The one piece of advice that I would give is do not get intimidated by the fact that you’re small. And that’s about re important because you will start somewhere and you’ll look at competitors and the giants and you’re like, man, I can’t do what those competitors doing. Third Way too big. And so you’ll start playing their game. This is incorrect and this is also correct and I’ll explain the truth is that you cannot do what the big guys are doing. They’re just too big for you. But what’s also true is they can do what you can do. So revel in the fact that you are small. Because when you’re small, you can do a lot of innovative stuff that Ashley can cut through the clutter. You can innovate faster. In my, in my experience, what I would do when I started my supplement company, I would write handwritten notes to people.

Big companies can do that. I was thinking about ways to, you know, put in whole home automation and I open up all my project sites in the beginning I talked to all my tenants. So these are things that big companies can do because they’re, it’s so large, but that you can do and that matters to your customer. So, and that is your game. So find out what your game is and dominate that. Don’t play other people’s games because you’re bound to lose. But where you’re going to win is you find out what your strength is and really tap into that. And that’s a huge thing. Like don’t revel in the fact that you’re small and take advantage of that

Prady Tewarie I appreciate your, your time. So much my friend. I appreciate you for being on the show and, and hope you have an awesome rest of your day. Thank you for being on the show.

Hey, thank you so much. And, and, you know, it was really a pleasure to be on and thank you so much for providing the platform, not only for myself but for other people or who are there to speak and also to, to listen to this. I’m all this actionable advice, man. I really appreciate that.

Thank you Andrew. We like to end each and every show with a boom. But before we do that, I want to insert an audio, a testimonial from a, from a great thriver out there who recently attended one of our in person workshops. Okay. And he has been to Tony Robbins, he’s been to other huge conferences and he was willing to hop on the show and share with us what he learned and how the conference impacted him. And he’s built a multimillion dollar company. His name is Darren and he’s from Missouri I believe. And he’s already built a multimillion dollar company. He sold it a couple of years ago and he said he’s spent over a hundred thousand dollars, if I’m correct on attending other workshops in the past. And he was willing to hop on the show with us, to us, share with us what have you learned. And that way, if you’re out there today thinking about attending one of the thrive time workshops, you can hear from somebody who’s actually attended and you can get their objective feedback about what they learned. So again, if you’ve ever thought about attending the thrive time show in person workshops, I would encourage you to check them out today at thrive time, Or I’d encourage you to go on youtube and look for thrive time show a conference reviews. Or you can find the reviews on iTunes. Or you can find the reviews from people who’ve left us reviews on our, on our Google map by typing in thrive time show. And the word Jinx, j e N K s.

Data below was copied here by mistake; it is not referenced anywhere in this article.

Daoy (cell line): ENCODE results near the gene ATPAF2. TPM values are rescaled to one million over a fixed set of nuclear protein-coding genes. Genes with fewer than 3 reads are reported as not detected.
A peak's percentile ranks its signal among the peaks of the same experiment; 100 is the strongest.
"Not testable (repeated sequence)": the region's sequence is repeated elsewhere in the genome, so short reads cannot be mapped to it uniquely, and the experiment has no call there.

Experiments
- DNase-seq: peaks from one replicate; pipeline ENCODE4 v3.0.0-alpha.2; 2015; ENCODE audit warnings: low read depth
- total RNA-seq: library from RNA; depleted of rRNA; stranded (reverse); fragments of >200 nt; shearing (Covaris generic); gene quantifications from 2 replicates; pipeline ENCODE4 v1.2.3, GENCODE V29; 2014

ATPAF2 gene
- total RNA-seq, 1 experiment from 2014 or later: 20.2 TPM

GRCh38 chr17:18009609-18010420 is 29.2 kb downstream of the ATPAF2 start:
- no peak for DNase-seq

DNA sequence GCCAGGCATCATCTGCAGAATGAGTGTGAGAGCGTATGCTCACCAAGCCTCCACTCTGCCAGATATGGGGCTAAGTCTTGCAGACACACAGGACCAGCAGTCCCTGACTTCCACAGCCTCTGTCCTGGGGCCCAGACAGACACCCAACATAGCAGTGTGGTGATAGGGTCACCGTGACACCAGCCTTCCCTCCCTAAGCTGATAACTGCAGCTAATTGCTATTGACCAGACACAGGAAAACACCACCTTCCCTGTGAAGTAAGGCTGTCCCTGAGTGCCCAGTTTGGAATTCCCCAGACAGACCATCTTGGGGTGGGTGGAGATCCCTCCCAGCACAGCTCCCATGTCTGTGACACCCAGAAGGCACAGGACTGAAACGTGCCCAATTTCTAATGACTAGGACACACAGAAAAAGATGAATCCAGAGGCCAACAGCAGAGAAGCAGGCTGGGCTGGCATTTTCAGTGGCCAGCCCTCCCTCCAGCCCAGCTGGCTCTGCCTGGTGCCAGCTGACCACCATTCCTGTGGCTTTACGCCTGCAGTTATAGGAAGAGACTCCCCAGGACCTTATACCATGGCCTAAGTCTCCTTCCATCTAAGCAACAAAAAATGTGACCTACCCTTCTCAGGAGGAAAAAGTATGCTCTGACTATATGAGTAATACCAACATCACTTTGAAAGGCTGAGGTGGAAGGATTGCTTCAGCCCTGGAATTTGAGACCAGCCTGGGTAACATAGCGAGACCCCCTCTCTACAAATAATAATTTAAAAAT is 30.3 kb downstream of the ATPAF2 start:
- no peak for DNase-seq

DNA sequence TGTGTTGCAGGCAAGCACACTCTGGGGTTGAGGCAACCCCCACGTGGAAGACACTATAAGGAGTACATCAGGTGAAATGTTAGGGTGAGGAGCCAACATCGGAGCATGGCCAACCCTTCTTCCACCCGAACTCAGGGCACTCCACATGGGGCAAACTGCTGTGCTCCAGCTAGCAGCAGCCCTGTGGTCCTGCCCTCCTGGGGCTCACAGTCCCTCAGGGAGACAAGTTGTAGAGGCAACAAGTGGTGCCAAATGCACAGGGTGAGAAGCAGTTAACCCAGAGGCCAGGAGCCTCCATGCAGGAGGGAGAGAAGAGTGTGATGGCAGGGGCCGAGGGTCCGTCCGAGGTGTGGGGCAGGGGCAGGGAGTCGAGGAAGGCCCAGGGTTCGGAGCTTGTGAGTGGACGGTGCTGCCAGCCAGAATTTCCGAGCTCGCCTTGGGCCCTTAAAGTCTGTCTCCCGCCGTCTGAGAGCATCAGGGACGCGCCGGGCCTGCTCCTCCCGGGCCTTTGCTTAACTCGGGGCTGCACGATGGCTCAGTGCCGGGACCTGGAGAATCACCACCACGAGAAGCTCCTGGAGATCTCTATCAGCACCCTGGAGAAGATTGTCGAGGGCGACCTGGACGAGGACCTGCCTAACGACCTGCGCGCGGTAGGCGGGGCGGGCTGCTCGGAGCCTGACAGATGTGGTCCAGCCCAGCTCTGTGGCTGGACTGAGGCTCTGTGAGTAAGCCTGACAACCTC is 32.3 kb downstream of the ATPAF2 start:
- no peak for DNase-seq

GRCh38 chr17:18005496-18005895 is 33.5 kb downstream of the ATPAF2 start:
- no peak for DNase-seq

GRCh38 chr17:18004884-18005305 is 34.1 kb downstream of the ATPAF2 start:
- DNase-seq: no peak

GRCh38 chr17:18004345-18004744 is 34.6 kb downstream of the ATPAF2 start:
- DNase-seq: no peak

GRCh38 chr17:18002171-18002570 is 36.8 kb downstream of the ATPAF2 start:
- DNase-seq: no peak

Darren, is this the amazing Darren? This is the one and only one and all the dare. And Hey man, this is Eric shot from over at the thrive time show. Hey, you’re, you’re bothering me. I’m reading jackass ass while I’m getting a pair of jeans. Honest to God. I’ve got a highlighter. Got a highlighter, highlighter for agreeing highlighter for quotes or the pink highlighter for content. I’m literally reading jackass three as I’m waiting for my tire to get here.


Okay, here we go. Question one here. So what is your name and where are you from? My name is Darren Ross. I’m from Carney, Missouri. Homo, Jesse, James, Houma, Jesse James. I did not know that as you educated me already. How did you originally hear about the thrive time show workshop? I’ve been a, I’ve been listening to all his podcasts like crazy and glossy. I thought it was pretty funny. It’s very funny. It’s very funny. Well, if you’ve heard some goober on there, they call Chubb. That’s me. That’s my last name. And so you’ll probably hear me chime in with some stuff pretty soon, but yes, c h u p. P, that’s me. So you know, I listen to my IQ. I listened to my podcast on my iPhone. Yeah. And for some reason on, I guess an iTunes, I don’t know, it’s, it stops with season five but I, I guess you can get them all online.